The white man worked long and hard at convincing the black man that he was not a worthy being
Our experiences are mediated via the colonial encounter or, as some would have it, the colonial contagion. Nothing we say or do or think can ever be free from that assumption.
Ngugi exhorts us to decolonise our minds, that is, think about ourselves on our own terms.
The white man worked long and hard at convincing the black man that he was not a worthy being.
It was done with such conviction and single-minded muscularity, such soul-scorching arrogance, that critical theorist Frantz Fanon’s assertion about the blacks’ condition in Africa being a nervous one rings more true even after we have achieved a semblance of freedom.
The pale ones have arrogated very strong opinions of their own place in the sun.
When we question this, we are met with the incredulous: Good God, do you expect us to re-invent the wheel?
We wish to re-assure the colonial that we do recognise this invention as useful to mankind. But we need not abdicate our humanity.
We are on a downhill ride into a cess-pit that includes the HIV-crisis, power outages, inflated home-prices and limited potable water.
Add massively unrealistic salaries for inferior service delivery in the face of burgeoning unemployment.
The last thing I need under my sorry ass right now is the wheel you are so proud to have invented.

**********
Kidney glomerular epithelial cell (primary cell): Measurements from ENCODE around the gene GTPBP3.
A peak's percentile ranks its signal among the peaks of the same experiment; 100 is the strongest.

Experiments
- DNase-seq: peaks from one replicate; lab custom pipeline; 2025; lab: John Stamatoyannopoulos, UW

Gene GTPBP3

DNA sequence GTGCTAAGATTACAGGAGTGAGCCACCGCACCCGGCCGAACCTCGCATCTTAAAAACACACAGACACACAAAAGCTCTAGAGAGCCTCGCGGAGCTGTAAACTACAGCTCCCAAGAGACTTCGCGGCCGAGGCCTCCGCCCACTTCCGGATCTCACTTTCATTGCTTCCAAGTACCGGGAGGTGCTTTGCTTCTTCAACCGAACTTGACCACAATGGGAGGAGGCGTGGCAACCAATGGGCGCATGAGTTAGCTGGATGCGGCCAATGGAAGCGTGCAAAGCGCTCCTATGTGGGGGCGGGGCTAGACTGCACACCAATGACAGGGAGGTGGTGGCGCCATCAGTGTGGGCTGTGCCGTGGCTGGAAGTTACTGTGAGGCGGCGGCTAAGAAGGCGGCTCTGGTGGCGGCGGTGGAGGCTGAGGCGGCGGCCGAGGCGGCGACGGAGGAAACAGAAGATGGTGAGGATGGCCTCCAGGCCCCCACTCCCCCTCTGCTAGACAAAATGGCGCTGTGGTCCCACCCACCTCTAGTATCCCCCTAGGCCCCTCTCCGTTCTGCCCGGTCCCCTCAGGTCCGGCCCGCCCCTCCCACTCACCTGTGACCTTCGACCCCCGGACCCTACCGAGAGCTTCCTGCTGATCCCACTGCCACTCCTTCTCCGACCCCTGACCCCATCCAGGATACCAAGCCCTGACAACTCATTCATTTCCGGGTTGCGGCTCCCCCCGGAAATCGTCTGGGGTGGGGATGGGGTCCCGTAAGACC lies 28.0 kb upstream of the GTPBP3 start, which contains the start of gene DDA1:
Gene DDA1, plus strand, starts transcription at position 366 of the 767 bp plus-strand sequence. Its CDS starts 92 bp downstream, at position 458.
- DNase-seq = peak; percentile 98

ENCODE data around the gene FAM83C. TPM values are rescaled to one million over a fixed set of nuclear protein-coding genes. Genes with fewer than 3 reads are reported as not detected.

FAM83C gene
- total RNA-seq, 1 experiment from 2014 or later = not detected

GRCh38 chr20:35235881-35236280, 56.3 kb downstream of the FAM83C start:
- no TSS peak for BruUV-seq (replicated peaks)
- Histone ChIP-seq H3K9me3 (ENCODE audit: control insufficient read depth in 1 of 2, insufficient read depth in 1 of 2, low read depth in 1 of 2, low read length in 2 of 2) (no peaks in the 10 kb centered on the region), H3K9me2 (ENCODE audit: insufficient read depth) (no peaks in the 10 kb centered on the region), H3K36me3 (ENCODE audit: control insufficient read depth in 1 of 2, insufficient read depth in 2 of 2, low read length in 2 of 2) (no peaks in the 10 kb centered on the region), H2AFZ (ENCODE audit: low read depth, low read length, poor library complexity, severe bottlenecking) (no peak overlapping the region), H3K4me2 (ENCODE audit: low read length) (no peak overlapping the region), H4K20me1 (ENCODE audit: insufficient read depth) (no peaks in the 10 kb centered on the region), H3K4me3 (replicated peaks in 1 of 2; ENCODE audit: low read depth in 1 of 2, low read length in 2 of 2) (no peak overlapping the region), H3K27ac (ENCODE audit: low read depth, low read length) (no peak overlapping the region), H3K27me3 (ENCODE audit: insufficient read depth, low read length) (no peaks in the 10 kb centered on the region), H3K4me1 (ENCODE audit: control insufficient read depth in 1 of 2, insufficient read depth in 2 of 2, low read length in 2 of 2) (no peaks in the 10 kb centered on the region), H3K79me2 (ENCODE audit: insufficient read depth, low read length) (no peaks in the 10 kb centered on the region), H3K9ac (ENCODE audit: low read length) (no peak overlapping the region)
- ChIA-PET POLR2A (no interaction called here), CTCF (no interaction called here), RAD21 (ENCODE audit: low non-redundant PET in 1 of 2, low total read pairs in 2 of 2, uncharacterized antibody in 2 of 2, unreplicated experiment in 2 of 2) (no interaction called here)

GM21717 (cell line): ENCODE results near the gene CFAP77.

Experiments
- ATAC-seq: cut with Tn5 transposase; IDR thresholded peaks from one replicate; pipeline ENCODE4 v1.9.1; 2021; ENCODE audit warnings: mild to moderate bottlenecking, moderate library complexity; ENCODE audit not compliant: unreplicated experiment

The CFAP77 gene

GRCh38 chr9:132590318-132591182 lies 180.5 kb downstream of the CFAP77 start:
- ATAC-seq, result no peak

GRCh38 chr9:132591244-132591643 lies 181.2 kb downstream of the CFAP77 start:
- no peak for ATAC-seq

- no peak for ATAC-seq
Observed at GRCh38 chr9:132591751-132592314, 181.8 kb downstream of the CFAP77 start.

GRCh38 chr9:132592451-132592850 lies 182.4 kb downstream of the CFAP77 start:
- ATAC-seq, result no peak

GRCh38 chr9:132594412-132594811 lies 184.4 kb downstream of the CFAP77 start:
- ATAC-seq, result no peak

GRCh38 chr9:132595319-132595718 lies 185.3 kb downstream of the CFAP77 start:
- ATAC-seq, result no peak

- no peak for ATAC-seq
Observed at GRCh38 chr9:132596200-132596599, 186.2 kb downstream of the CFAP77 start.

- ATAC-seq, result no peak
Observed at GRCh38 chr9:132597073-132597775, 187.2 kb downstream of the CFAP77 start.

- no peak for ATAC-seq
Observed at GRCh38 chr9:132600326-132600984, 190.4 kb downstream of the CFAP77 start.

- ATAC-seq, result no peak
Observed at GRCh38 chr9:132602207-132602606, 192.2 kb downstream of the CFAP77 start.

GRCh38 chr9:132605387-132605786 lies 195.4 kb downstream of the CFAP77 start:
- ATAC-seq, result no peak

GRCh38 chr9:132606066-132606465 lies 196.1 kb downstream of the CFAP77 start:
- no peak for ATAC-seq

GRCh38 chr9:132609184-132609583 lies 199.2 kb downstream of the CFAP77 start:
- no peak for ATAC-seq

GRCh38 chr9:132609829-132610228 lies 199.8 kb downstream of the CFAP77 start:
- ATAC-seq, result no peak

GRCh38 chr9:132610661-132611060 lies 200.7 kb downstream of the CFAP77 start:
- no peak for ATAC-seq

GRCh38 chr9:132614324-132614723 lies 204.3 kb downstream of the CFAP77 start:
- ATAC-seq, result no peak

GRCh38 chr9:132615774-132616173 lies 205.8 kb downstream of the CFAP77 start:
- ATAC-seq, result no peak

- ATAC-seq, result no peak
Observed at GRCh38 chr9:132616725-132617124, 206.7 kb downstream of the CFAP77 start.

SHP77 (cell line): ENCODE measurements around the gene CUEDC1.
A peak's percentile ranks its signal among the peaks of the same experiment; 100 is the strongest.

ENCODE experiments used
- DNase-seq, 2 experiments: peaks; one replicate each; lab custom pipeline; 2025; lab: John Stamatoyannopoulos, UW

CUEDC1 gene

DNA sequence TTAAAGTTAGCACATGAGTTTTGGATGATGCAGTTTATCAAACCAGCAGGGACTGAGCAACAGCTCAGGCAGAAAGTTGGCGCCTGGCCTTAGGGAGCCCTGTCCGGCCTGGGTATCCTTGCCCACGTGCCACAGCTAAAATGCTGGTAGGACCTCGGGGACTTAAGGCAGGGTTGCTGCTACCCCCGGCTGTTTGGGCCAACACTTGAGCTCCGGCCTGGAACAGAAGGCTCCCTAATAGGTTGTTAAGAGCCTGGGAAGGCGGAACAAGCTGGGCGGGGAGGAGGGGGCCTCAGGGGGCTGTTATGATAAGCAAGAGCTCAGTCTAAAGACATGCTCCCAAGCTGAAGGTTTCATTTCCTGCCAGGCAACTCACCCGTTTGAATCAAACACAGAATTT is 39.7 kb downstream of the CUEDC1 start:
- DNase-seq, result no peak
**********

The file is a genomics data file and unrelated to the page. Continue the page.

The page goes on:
Let’s collectively apply the brakes right here and now.
Our own home-grown heroes are presented as struggle icons. That is, dyed-in-the-wool terrorists.
The myth is created that the negotiation for peace included white preconditions that we forswear violence, agree to a strategic divorce, and a semi-conceived undertaking to be patient about asking for that which is rightfully ours.
So the land question had dragged on for years. When we point to land that was purloined, the bureaucrats move in with gentrification so that the land is priced out of our reach. And our hospitals, schools, clinics, indeed, all our amenities are of a standard that subliminally reinforces our inferiority based on our darker pigmentation.
Could you imagine whites moving into government RDP houses? Or populate a Blikkiesdorp, albeit with free solar panels?
It seems that the double-standard of “us/them” is still very much in place.
We need to lift our history out of the quagmire of mediocrity. Our heroes shouldn’t be remembered by our mantra “Long leeeeeeve”
Rewrite the stories that will justify name-changes and the awarding of home-grown public accolades.
All people in this country were struggle heroes. Being on the island is not the only qualification for recognition. Nobody enjoyed racial discrimination or inferior status.
We must retell our stories. When the hunter tells the tale, the lion always comes off second-best.
Produce texts that are fair, then get the children to read them.
Renegotiate the notion of a democratic South Africa nation.